The Chronicler betrays, if possible, even more interest in the Levites than in the priests. It is a Levite who is moved by the Spirit to encourage Jehoshaphat before the battle (2 Chron. xx. 14), and special attention is called to their enthusiasm at the reformation of Hezekiah (2 Chron. xxix. 34). The Chronicler also displays exceptional interest in the musical service—in his account, e.g., of the inauguration of the temple and of the passovers of Hezekiah and Josiah; so that it has been not unreasonably conjectured that the author was himself a Levite and member of one of the guilds of temple singers or musicians.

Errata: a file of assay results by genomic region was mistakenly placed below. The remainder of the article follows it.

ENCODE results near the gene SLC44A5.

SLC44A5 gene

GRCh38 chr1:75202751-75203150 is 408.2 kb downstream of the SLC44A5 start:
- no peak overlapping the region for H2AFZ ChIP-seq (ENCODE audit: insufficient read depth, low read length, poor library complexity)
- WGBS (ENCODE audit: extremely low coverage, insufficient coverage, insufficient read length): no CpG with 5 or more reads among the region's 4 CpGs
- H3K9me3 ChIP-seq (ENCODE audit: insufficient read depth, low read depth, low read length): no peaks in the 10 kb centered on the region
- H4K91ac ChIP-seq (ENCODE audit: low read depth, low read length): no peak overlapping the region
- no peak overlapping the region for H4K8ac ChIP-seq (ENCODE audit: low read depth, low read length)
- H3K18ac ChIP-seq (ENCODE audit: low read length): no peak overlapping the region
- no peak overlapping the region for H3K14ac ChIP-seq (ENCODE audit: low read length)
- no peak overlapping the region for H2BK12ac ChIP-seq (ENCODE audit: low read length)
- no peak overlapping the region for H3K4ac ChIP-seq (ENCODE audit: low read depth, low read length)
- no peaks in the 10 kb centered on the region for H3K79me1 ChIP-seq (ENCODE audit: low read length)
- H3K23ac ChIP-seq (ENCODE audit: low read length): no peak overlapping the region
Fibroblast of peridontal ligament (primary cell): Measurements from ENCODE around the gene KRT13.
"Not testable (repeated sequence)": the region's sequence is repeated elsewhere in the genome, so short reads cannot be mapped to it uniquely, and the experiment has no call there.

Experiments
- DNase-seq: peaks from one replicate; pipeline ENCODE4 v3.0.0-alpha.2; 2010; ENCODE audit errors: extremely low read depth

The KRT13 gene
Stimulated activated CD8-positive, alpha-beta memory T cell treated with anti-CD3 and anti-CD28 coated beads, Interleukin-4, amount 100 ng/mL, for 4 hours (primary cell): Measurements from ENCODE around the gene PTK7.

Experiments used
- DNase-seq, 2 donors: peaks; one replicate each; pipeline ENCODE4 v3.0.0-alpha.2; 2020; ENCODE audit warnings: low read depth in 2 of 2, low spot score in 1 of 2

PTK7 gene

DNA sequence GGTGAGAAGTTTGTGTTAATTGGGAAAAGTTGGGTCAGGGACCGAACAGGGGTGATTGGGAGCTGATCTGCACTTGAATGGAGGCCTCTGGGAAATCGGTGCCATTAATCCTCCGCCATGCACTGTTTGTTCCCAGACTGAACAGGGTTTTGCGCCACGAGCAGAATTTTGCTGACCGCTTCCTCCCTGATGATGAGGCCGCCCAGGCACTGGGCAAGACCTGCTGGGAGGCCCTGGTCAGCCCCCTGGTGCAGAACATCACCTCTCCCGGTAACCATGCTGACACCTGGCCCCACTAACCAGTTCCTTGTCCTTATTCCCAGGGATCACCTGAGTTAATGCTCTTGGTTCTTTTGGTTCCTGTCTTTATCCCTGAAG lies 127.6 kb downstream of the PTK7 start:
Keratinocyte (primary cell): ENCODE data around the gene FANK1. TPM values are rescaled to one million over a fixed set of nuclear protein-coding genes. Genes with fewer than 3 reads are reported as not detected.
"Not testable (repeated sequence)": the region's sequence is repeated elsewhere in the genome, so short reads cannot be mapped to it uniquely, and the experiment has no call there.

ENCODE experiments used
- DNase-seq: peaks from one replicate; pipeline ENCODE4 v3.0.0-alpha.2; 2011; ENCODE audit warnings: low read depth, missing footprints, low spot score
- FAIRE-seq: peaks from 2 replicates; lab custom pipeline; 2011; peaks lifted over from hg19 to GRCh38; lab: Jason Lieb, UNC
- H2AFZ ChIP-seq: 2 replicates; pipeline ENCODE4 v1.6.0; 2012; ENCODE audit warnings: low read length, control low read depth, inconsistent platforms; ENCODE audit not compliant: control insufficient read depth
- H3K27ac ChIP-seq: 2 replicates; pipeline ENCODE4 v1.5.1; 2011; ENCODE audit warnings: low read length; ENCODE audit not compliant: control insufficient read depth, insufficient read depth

Since, then, the interests of the Chronicler are so undeniably ecclesiastical, the question may be fairly raised how far his narrative is strictly historical. It must be confessed, e.g., that the impression made by his account of David is distinctly unnatural and improbable, in the light of the graphic biography in 1 and 2 Samuel. It is not a supplementary picture, but an altogether different one. The versatile minstrel-warrior of the earlier books is transformed into a saint, whose supreme aim in life is the service of religion; and this transformation is thoroughly characteristic of the Chronicler. He deals with his literary sources in the most sovereign fashion, and adapts them to his theories of Providence. His omissions, e.g., are very significant. He has nothing to say of David's adultery, nor of Solomon's idolatry, nor of the intrigues by which he succeeded to the throne, nor of the tribute of silver and gold which Hezekiah paid Sennaccherib (2 Kings xviii. 14-16). It may be urged in extenuation of his silence that his public were already familiar with these stories in the books of Samuel and Kings; but he repeats so many sections from these books word for word that his failure to repeat the sections which militate against his heroes can only be regarded as part of a deliberate policy. Especially must this be maintained in the light of his numerous modifications or contradictions of his sources. David's sons, he tells us, were chief about the king (1 Chron, xviii. 17); he cannot allow that they were priests, as 2 Sam. viii. 18 says they were. Nor can he allow that Solomon offered his dedicatory prayer before the altar (1 Kings viii. 22)—that was the place for the priest—so he erects for him a special platform in the midst of the court, from which he addresses the people (2 Chron. vi. 13).